It seems that no amount of planning will guarantee a perfect shoot, so it's always best to just go with the flow. So several weeks of preparation for the gold mine shoot yielded a lot of Fool's Gold, but a few real nuggets.
So Russell (the other photographer) and I originally had 3-4 models lined up, but as usual, one that originally agreed dropped off the face of the Earth (she probably had multiple grandmothers die back-to-back), and 2 others decided in days leading up to just stop communicating. So we had 1 model confirmed, and I tried to convince Russell to reschedule. We both put on a mad rush to find at least 1 more model, and he reached into his bag of tricks to rustle up a second girl.
Surprise #1: Upon arriving in Idaho Springs at the gold mine, I found out that Russell was unable to bring his lights, which made the heavy generator in the back of my car nothing more than a gasoline-scented air freshener.
Surprise #2: The owner that had granted us access informed us that he could not stay, but we might be able to ask one of the 'help.' We were told $20 could do the trick (which is all Russell had on him and I had nothing). But, oh yeah, that's only going to hold the guy for 30 minutes. So off I raced back into town to an ATM to get more cash.
Surprise #3: When the customers were finally gone and we could go into the mine to start shooting, our guide had to tag along. That brings up the awkward scenario of explaining to the guy that the 2 models were about to lose their clothing. Russell and I tactfully tried to ask him if he had any issues with "artistic" photos, at which time he tried to tell us how a shot most people like to get is with their kids holding the TNT trigger with the parents standing behind them with their fingers in their ears. OK, fail. So Russell stepped in and asked the guy if he had a bad ticker. He still didn't get it. So while Russell and I struggled for the rights words, one of our models, Jackie, was kind enough to just loudly blurt out "We're shooting nudes!" Luckily he had no issue with it, but it added a bit to the willingness of one of the girls to flaunt her good in front of him, so we had to get creative.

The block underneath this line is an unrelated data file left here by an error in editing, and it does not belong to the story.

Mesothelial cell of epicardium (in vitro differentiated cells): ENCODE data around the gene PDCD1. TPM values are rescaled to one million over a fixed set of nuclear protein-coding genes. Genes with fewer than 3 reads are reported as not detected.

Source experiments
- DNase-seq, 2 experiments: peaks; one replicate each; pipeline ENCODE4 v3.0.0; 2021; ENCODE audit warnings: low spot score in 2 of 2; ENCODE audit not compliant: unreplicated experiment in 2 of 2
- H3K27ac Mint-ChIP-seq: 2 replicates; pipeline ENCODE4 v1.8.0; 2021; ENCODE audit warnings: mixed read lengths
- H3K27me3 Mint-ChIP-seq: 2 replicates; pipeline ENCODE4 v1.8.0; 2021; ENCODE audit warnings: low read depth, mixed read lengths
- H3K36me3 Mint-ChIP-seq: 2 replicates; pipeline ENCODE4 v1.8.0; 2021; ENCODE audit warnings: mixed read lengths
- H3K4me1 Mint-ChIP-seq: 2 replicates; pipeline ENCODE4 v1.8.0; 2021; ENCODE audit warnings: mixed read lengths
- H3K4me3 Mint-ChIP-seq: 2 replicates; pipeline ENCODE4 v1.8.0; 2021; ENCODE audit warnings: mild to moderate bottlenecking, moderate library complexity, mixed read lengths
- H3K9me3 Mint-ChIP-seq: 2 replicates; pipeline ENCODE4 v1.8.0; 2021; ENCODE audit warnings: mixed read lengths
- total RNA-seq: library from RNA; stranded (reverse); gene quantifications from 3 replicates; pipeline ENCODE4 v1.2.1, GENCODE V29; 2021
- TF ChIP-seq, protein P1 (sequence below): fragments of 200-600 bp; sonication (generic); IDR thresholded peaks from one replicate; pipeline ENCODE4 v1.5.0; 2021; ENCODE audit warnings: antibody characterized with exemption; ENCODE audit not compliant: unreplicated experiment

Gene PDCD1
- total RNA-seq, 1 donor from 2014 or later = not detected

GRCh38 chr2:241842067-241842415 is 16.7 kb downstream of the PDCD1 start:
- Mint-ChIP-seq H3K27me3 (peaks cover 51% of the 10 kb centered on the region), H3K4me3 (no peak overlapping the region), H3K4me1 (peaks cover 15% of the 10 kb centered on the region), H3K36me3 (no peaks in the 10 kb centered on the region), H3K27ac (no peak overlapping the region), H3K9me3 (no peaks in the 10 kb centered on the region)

Fortunately, we had enough light from the solar powered bulbs still lit to shoot what we wanted. For me, it gave me these:
When we finished inside the mine, we were lucky that everyone else left, which allowed us pure access to anything on site, and only a small need to watch for cars driving by. I took a lot of shots of Niki on an old rusty tractor, but really only liked how this one turned out:
Before we lost all natural light, I envisioned something fun in front of the closed up entrance of the mine area:
So some cash, 2-hour drive, several wasted hours tracking down models that never showed, and one really dusty car later, we chalk up another interesting location shoot.